The economists have declared that the “recession” ended in 2009.  It seems funny, but it occurs that it still with us.  I am not an economist, but I have lived through several “recessions” over the past 50 years.  The thing that surprises me, is when you think about it, there are still people, there are still customers, thre are still people providing services, providing goods.  What is the recession then?  Is it that people do not have money to spend?  Is it that people do not have the credit to make major purchases?  Is it that people are out of work?  Is it that people are insecure regarding spending money?  Is it that organizations are insecure of loaning money?  It can’t be that there is less money. Money is just agreement.  We are not on the gold standard, so there doesn’t need to be gold bars in a bank to have money.  Money is just printed up.

Maybe the recession is the “agreement” that we don’t have money, and we don’t have good credit to make purchases.  I have this mental picture of people sitting at their homes, going to their jobs, and then spending the money they make on services and products they need and desire.

Is a recession, when we compare what we have, and what we can buy with what we used to be able to have and buy?  If we don’t compare our current situation with the past, is there a recession then?

I remember when I first moved out from my parents house. I lived in an apartment that only cost me $50.00 a month. (It was an old lawyers office, that had been converted to an artist’s studio. It was illegal to live there, but the owner turned a blind eye to my situation.) I recall working as a waiter, for minimum wage and tips.  I bought my food at Trader Joes, and my clothes at the Salvation Army.  I bought items at the local pawn shop.  I was a college student, and paying my tuition, and paying for my books, and was able to make ends meet working as a waiter.  To me there was no recession.  It was 1977.

Each year, I made more money, moved out of my art studio to a legal apartment. I got a new, full-time job as a civil engineer, got married, and moved into a better apartment, then boom, in 1982, a recession hit.  I lost my job. We had to move out into a smaller, cheaper apartment. I had my first child.  I was out of work for 3 months.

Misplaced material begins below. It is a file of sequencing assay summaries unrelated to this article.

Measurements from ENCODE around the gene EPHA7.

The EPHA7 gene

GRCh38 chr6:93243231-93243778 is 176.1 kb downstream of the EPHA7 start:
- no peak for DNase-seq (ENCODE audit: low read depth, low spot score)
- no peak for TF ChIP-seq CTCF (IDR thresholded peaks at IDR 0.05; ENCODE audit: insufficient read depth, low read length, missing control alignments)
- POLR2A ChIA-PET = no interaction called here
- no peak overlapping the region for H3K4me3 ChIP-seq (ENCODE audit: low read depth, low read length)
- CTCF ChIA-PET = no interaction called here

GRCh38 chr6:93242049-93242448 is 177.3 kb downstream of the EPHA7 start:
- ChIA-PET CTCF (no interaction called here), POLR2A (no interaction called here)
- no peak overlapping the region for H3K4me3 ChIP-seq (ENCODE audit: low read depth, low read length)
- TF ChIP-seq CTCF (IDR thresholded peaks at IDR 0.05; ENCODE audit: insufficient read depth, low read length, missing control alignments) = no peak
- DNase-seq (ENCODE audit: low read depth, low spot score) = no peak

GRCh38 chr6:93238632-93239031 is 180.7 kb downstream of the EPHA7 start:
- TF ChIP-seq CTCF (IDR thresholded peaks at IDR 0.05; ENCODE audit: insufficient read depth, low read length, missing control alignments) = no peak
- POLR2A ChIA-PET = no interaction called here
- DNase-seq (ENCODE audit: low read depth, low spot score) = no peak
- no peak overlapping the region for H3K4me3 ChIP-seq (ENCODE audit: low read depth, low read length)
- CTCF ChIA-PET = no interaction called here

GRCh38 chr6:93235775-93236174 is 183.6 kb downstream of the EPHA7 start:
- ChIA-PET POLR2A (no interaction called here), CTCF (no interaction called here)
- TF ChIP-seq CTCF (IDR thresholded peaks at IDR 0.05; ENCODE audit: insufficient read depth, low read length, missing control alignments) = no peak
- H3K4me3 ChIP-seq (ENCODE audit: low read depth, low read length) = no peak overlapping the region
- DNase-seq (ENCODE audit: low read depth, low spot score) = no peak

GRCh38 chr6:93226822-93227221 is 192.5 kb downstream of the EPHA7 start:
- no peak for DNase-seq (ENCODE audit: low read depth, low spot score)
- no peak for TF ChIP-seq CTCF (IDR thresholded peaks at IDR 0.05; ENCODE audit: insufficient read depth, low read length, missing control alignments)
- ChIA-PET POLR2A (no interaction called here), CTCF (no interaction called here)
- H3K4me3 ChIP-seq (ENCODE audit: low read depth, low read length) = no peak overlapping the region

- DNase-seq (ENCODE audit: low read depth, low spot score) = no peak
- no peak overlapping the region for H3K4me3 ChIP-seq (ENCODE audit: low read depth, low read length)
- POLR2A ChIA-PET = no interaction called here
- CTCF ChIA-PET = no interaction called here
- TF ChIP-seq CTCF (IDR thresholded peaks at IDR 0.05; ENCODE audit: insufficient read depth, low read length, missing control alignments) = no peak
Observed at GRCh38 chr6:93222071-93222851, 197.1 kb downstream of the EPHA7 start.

As my son, was learning how to walk, I was despondant, resigned, frustrated, and worried about the future. I watched him try to rise to his feet, only to lose his balance and fall flat on his rear end.  However, with every failure, he did an amazing thing. He would giggle. He thought it was funny everytime he fell down. I watched him in amazement as he would just pick himself back up and try again. Each failure didn’t mean anything to him.

I saw that I had made my three months of failures to find a job, mean something. I made it mean that I was a failure. I made it mean that my situation was impossible. I had been told over and over that I was over-qualified. I had three universary degrees. My previous job as a civil engineer, seemed to black-list me from getting any work. I made it mean that I was in an impossible situation.  Watching my son in his struggle to learn how to walk inspired me greatly.  I told my wife, I was going out to find a job, and would not come back without one!  I had circled four ads in the classified section of the paper and drove off.  I remember being in an interview. The owner told me the same words I had been told over and over. I was over-qualified, that they couldn’t pay me what I wanted.  This time however, I was determined, and positive, and certain that I was going to get the job. I told the owner, that he was right, I was over-qualified, I was higher-paid, AND that this was a real opportunity for him. He would get all of my experience and expertise for a reasonable price, and that he shouldn’t pass up on this opportunity, because I was a real find, and he wouldn’t be able to have someone like me in the future because the current economy made me available, right here and now.  He looked at me, was silent a bit, and then said that I was right, and he hired me!

The way I see to end the recession is to take a stand, stick your neck out, and put your rear end on the line, and get a job. Take the pay-cut, take the new experience. Put the past, into the past, and start something new. Like my infant son, everytime you fall on your  rear end, pick yourself up and try again to get amusement from the challenge it is to do what you’ve never done before.

If each and everyone of us take these first steps, we can walk out of this “recession.”  It’s not the economists, or bankers, or board of directors or executives that end the recessions.  It is each and every citizen who ends it by making money, and buying goods and services.

This is my theory.  I invite you to try it out.  So far, I’ve seen around seven recessions, and they each ended in pretty much the same manner.


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